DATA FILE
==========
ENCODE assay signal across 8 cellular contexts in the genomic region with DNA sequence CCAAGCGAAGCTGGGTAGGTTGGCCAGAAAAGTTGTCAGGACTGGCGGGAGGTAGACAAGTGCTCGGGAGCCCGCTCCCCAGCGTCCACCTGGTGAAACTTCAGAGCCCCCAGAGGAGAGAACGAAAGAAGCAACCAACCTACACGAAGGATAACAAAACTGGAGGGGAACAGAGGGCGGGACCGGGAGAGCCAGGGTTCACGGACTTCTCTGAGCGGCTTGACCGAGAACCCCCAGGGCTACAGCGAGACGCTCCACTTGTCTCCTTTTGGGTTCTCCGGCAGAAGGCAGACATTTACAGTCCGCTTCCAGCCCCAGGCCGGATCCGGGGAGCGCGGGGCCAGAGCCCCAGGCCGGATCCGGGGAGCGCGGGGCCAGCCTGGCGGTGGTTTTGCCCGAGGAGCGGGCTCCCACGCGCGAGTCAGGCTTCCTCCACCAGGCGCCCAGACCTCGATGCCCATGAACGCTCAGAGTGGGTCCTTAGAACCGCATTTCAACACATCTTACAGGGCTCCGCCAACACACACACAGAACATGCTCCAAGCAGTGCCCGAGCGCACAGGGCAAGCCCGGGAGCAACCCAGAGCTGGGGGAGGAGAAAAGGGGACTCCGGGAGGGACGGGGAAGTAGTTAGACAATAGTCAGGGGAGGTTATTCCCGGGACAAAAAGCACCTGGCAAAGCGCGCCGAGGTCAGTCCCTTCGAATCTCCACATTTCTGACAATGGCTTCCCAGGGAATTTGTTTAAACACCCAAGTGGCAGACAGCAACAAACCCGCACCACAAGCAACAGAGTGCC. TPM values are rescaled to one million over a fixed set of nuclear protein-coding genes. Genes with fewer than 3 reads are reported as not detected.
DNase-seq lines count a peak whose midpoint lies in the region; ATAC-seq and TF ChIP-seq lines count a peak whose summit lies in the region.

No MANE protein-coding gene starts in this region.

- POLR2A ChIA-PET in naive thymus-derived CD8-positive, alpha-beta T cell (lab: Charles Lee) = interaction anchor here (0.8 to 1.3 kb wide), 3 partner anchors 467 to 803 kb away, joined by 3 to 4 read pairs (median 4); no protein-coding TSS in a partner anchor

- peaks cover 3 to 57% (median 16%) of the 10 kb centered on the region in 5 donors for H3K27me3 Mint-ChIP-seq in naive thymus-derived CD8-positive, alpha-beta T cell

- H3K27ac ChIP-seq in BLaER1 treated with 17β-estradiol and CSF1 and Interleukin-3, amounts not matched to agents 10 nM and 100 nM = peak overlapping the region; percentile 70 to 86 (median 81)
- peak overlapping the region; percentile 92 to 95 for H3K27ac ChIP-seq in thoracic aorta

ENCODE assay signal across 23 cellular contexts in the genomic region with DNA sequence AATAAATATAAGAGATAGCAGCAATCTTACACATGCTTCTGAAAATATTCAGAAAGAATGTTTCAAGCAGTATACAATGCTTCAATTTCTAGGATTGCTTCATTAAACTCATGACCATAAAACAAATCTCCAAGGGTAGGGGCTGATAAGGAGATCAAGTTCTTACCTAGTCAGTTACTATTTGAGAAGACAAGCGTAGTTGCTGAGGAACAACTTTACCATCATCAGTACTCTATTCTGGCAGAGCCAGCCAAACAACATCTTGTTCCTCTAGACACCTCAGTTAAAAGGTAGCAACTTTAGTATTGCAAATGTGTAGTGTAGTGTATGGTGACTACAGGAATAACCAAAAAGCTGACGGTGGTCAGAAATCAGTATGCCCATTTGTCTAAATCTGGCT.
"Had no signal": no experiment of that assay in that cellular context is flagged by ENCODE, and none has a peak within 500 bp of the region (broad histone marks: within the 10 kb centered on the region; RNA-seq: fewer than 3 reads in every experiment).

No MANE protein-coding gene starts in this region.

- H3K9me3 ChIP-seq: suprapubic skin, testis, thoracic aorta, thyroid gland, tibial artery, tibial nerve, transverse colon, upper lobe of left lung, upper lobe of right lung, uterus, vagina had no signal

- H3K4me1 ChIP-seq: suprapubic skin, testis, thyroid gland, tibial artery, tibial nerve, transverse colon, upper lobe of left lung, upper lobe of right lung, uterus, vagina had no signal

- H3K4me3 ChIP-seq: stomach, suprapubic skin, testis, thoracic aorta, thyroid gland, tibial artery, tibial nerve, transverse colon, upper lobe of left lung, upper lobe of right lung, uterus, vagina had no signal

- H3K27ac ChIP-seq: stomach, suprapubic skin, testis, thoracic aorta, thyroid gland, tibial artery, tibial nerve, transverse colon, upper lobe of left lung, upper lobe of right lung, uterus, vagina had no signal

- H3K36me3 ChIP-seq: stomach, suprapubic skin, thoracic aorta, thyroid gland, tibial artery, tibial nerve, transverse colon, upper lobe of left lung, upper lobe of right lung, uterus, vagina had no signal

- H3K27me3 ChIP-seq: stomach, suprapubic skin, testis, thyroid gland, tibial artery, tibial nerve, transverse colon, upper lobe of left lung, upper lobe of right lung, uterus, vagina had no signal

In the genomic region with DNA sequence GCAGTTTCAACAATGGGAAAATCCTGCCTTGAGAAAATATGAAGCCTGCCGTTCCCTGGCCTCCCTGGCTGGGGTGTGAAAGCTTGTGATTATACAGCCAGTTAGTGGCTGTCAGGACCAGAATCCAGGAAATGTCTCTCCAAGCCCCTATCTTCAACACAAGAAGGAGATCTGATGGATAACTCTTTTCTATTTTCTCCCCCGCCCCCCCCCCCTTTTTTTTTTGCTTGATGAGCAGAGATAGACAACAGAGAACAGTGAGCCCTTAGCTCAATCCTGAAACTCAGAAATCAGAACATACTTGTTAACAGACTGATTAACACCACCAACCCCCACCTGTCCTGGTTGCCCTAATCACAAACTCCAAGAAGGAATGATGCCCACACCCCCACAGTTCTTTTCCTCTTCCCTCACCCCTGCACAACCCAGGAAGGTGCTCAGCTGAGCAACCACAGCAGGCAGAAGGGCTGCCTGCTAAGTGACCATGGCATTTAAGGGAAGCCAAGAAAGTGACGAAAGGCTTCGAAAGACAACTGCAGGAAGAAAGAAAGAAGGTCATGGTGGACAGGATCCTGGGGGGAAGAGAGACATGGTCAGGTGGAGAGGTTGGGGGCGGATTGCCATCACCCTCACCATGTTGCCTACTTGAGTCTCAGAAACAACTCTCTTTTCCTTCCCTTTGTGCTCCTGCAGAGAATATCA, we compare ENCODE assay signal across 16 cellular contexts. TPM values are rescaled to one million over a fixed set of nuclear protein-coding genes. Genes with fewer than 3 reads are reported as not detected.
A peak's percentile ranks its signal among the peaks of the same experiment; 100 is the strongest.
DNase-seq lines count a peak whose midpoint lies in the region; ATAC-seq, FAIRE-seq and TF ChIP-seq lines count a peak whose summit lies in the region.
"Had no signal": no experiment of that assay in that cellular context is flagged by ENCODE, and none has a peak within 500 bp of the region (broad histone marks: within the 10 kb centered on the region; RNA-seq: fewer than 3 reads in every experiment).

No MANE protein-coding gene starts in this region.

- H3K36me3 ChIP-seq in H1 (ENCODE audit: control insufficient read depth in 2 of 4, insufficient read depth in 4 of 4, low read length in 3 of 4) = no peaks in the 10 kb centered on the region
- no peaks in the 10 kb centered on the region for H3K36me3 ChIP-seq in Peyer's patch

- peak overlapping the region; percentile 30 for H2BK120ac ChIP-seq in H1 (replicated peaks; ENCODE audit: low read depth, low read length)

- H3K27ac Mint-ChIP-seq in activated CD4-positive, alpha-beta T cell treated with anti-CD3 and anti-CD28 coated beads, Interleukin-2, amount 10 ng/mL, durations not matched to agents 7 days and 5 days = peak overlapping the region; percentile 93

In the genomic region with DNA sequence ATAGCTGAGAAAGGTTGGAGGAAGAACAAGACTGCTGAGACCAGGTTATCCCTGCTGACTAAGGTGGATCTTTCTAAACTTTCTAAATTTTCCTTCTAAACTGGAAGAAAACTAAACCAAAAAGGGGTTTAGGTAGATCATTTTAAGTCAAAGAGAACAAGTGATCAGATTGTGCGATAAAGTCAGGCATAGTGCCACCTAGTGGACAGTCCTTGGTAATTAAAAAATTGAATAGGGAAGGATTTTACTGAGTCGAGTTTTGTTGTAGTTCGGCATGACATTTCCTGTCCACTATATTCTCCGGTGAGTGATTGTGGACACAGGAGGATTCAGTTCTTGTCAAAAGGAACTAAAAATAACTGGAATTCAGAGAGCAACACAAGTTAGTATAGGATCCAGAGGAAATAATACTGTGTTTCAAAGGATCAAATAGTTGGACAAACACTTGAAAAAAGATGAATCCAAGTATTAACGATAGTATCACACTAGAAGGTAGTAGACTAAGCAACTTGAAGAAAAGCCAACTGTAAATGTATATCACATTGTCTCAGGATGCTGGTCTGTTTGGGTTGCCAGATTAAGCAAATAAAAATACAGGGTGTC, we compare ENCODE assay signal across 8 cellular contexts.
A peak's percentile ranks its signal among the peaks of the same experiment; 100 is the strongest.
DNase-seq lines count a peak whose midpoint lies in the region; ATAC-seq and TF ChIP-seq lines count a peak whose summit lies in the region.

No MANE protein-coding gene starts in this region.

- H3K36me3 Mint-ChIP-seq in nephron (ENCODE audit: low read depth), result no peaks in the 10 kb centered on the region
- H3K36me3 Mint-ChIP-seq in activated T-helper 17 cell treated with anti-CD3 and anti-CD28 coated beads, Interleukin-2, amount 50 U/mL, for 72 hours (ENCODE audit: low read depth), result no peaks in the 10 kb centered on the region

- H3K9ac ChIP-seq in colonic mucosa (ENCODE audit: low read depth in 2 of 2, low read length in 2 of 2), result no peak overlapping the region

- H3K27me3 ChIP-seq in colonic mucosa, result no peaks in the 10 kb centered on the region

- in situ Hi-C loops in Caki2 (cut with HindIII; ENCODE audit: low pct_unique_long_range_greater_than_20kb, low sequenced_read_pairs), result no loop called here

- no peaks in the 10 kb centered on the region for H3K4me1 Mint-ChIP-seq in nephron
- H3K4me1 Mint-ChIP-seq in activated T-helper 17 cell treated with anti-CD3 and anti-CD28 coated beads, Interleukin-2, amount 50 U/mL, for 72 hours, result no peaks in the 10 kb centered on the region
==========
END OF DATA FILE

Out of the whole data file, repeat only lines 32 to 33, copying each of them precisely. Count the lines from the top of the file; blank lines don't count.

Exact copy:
- H3K9ac ChIP-seq in colonic mucosa (ENCODE audit: low read depth in 2 of 2, low read length in 2 of 2), result no peak overlapping the region

- H3K27me3 ChIP-seq in colonic mucosa, result no peaks in the 10 kb centered on the region